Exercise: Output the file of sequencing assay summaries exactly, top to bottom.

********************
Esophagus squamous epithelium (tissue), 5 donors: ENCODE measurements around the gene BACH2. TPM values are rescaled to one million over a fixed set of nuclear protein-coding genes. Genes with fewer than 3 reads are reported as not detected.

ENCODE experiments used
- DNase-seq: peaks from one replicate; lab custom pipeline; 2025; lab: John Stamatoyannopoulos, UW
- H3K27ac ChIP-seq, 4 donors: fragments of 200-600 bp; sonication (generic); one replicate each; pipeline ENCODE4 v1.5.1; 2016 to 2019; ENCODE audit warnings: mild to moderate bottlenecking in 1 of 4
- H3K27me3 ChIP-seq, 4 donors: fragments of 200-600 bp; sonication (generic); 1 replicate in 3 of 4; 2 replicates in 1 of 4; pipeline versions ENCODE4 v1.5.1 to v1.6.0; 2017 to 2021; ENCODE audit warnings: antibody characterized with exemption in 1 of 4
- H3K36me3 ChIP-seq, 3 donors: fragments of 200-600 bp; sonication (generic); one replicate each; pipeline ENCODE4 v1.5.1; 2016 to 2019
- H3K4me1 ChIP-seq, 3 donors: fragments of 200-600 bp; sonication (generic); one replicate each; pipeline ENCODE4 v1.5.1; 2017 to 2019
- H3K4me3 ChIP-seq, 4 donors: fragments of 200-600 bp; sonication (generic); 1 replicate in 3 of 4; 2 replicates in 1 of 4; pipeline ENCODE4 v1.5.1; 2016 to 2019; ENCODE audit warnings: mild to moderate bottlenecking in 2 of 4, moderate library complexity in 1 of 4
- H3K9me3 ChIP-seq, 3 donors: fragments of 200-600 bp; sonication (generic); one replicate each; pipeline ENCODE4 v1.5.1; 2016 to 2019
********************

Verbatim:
Esophagus squamous epithelium (tissue), 5 donors: ENCODE measurements around the gene BACH2. TPM values are rescaled to one million over a fixed set of nuclear protein-coding genes. Genes with fewer than 3 reads are reported as not detected.

ENCODE experiments used
- DNase-seq: peaks from one replicate; lab custom pipeline; 2025; lab: John Stamatoyannopoulos, UW
- H3K27ac ChIP-seq, 4 donors: fragments of 200-600 bp; sonication (generic); one replicate each; pipeline ENCODE4 v1.5.1; 2016 to 2019; ENCODE audit warnings: mild to moderate bottlenecking in 1 of 4
- H3K27me3 ChIP-seq, 4 donors: fragments of 200-600 bp; sonication (generic); 1 replicate in 3 of 4; 2 replicates in 1 of 4; pipeline versions ENCODE4 v1.5.1 to v1.6.0; 2017 to 2021; ENCODE audit warnings: antibody characterized with exemption in 1 of 4
- H3K36me3 ChIP-seq, 3 donors: fragments of 200-600 bp; sonication (generic); one replicate each; pipeline ENCODE4 v1.5.1; 2016 to 2019
- H3K4me1 ChIP-seq, 3 donors: fragments of 200-600 bp; sonication (generic); one replicate each; pipeline ENCODE4 v1.5.1; 2017 to 2019
- H3K4me3 ChIP-seq, 4 donors: fragments of 200-600 bp; sonication (generic); 1 replicate in 3 of 4; 2 replicates in 1 of 4; pipeline ENCODE4 v1.5.1; 2016 to 2019; ENCODE audit warnings: mild to moderate bottlenecking in 2 of 4, moderate library complexity in 1 of 4
- H3K9me3 ChIP-seq, 3 donors: fragments of 200-600 bp; sonication (generic); one replicate each; pipeline ENCODE4 v1.5.1; 2016 to 2019